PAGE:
East Coast flood event insurance update – 8 March


News release

Tuesday, 8 March 2022

 The Insurance Council of Australia (ICA) today said insurers have to date received 96,844 claims related to the South-East Queensland and New South Wales floods.

This is a 12 per cent increase on yesterday’s claims count, driven by a 23 per cent increase on yesterday’s figures in the number of claims from New South Wales. (See graphs below)

Sixty-nine per cent of claims are from Queensland and 31 per cent are from New South Wales.

Across both States 80 per cent of claims are for domestic property, 17 per cent of claims are for motor vehicle, with the remainder commercial property claims.

Claims have been received from 80 local government areas.

Based on previous flood events the estimated current cost of claims is now $1.45 billion.

This figure remains subject to detailed assessment of claims as loss adjustors move in over the coming weeks and is expected to increase as further claims are made.

Under Insurance Catastrophe protocols agreed by the industry, insurers prioritise the most urgent and most vulnerable customers when assessing claims.

This means some customers whose situation is not as urgent or severe (i.e., their home is habitable) may need to wait a few weeks until an assessor is able to review their claim.

The ICA has been working with Federal authorities to expedite the processing of visas for key insurance recovery personnel being deployed to Australia from overseas to assist with the recovery effort.

All visa applications provided have been processed and insurers are grateful for the support received by the Department of Home Affairs and Immigration Minister Alex Hawke.

ICA CEO Andrew Hall will be in Lismore from this afternoon meeting with local MPs, stakeholders and insurers.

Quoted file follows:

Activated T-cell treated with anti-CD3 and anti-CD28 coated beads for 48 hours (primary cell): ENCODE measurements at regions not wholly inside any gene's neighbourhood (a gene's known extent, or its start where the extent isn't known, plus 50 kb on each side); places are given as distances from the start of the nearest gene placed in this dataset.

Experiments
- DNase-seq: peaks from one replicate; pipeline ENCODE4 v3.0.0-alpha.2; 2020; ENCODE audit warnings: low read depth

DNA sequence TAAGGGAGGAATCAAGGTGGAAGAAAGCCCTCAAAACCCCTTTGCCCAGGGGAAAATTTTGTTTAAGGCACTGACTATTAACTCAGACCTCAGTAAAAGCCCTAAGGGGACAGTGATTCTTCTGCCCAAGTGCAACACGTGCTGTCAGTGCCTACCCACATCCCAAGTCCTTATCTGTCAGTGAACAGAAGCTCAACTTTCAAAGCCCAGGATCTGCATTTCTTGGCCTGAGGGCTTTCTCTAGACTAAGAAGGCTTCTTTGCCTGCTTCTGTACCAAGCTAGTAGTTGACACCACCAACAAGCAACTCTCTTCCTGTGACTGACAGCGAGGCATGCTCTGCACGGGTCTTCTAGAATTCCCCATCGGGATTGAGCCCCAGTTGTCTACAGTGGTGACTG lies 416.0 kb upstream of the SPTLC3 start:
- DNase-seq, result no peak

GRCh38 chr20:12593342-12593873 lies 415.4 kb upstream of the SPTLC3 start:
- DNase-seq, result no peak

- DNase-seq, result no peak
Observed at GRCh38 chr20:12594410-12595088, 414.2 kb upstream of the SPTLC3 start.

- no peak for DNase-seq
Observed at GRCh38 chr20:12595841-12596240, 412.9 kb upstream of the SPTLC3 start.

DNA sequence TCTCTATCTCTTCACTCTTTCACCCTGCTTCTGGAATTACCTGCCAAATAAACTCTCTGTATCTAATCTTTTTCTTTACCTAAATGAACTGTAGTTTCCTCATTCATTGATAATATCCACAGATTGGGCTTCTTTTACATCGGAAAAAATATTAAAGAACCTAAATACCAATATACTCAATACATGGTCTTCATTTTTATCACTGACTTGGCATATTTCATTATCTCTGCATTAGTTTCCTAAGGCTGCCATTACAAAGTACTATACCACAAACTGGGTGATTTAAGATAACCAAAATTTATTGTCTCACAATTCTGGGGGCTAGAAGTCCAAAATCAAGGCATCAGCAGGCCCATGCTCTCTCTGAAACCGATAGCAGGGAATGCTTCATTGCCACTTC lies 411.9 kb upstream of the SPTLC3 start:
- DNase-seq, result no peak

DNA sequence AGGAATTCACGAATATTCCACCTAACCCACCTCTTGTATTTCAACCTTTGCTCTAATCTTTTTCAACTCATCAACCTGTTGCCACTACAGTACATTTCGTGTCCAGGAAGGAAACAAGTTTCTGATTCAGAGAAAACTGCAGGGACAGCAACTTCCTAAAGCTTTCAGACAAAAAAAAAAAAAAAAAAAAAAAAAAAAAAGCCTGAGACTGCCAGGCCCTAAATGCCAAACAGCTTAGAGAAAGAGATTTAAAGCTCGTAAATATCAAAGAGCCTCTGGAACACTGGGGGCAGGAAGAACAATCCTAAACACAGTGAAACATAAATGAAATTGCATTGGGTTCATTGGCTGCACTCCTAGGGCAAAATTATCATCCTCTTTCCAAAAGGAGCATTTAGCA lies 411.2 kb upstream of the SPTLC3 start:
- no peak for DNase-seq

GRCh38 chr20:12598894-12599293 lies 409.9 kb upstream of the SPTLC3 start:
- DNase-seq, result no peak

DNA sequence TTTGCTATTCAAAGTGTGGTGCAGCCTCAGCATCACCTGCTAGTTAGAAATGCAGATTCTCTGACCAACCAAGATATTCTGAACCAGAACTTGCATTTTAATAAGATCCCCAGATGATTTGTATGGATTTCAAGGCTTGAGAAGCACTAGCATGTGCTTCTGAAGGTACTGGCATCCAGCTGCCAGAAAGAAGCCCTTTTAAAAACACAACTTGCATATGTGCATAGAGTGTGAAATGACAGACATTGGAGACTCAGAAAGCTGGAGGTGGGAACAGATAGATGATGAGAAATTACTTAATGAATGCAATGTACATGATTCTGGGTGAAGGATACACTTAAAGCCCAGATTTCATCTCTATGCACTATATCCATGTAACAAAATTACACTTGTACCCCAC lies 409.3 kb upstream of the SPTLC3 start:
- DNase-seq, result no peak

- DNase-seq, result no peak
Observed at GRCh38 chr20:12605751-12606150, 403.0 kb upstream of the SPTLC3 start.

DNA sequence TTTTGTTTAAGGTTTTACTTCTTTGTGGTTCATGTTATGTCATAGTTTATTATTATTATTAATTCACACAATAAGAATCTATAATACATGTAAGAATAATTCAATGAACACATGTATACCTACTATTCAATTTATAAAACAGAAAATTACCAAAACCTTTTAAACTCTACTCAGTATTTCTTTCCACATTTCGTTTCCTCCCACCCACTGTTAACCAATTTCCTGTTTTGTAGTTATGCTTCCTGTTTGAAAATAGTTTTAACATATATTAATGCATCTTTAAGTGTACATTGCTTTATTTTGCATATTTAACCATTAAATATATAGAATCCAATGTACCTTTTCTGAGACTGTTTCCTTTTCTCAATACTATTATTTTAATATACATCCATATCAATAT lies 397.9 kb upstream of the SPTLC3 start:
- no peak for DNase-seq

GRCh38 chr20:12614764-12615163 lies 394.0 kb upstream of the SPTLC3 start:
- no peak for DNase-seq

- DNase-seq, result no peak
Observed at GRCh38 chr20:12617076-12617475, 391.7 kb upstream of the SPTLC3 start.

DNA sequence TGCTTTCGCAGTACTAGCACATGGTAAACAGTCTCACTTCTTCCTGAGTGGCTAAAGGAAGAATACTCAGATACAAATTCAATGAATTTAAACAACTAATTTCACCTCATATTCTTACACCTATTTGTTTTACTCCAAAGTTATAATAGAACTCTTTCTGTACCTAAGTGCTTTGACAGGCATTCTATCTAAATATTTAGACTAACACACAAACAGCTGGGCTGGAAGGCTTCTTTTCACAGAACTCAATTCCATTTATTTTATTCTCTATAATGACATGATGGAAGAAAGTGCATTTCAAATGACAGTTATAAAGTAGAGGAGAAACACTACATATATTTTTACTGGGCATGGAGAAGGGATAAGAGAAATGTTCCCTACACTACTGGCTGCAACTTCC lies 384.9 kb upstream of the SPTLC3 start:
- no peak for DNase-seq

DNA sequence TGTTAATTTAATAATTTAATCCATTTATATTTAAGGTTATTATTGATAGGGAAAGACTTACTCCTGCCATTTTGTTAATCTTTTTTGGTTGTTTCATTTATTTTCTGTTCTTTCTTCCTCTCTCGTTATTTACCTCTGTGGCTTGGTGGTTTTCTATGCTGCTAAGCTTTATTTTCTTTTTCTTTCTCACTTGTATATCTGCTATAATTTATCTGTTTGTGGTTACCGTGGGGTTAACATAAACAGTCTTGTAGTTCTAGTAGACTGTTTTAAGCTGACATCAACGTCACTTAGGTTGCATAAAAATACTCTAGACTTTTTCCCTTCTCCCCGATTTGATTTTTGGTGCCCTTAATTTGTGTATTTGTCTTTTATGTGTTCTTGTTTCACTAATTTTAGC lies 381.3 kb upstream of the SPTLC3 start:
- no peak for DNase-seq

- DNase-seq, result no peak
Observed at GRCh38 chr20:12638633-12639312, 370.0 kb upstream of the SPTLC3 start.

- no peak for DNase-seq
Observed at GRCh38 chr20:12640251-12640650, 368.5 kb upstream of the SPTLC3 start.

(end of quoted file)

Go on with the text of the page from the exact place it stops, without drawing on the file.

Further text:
Quote attributable to Andrew Hall, CEO, Insurance Council of Australia:

As we expected we are now seeing an influx of claims from New South Wales.

Insurers are prioritising those customers whose situation is the most severe to support them getting back on their feet as soon as possible.

This means it may take a few weeks for insurers to start the assessment process for less severe claims, but those customers can be assured their insurer is there to support them.

Insurers rely on a network of specialists from across the country and around the world who are deployed when and where they are needed.

I want to thank Immigration Minister Alex Hawke, his office, and department for their support in quickly processing a number of visa applications, which means those specialists will be on ground shortly assisting communities in their recovery.

What to do if your property has been impacted by flooding and storms

  • You can start cleaning up but first take pictures or videos of damage to the property and possessions as evidence for your claim
  • Keep samples of materials and fabrics to show your insurance assessor
  • Remove water damaged goods from your property that might pose a health risk, such as saturated carpets and soft furnishings
  • Make a list of each item damaged and include a detailed description, such as brand, model, and serial number if possible
  • If water has entered the property, do not turn on your electricity until it has been inspected by an electrician
  • Store damaged or destroyed items somewhere safe where they do not pose a health risk
  • Speak to your insurer before you attempt or authorise any building work, including emergency repairs, and ask for the insurer’s permission in writing. Unauthorised work may not be covered by your policy
  • Do not throw away goods that could be salvaged or repaired 


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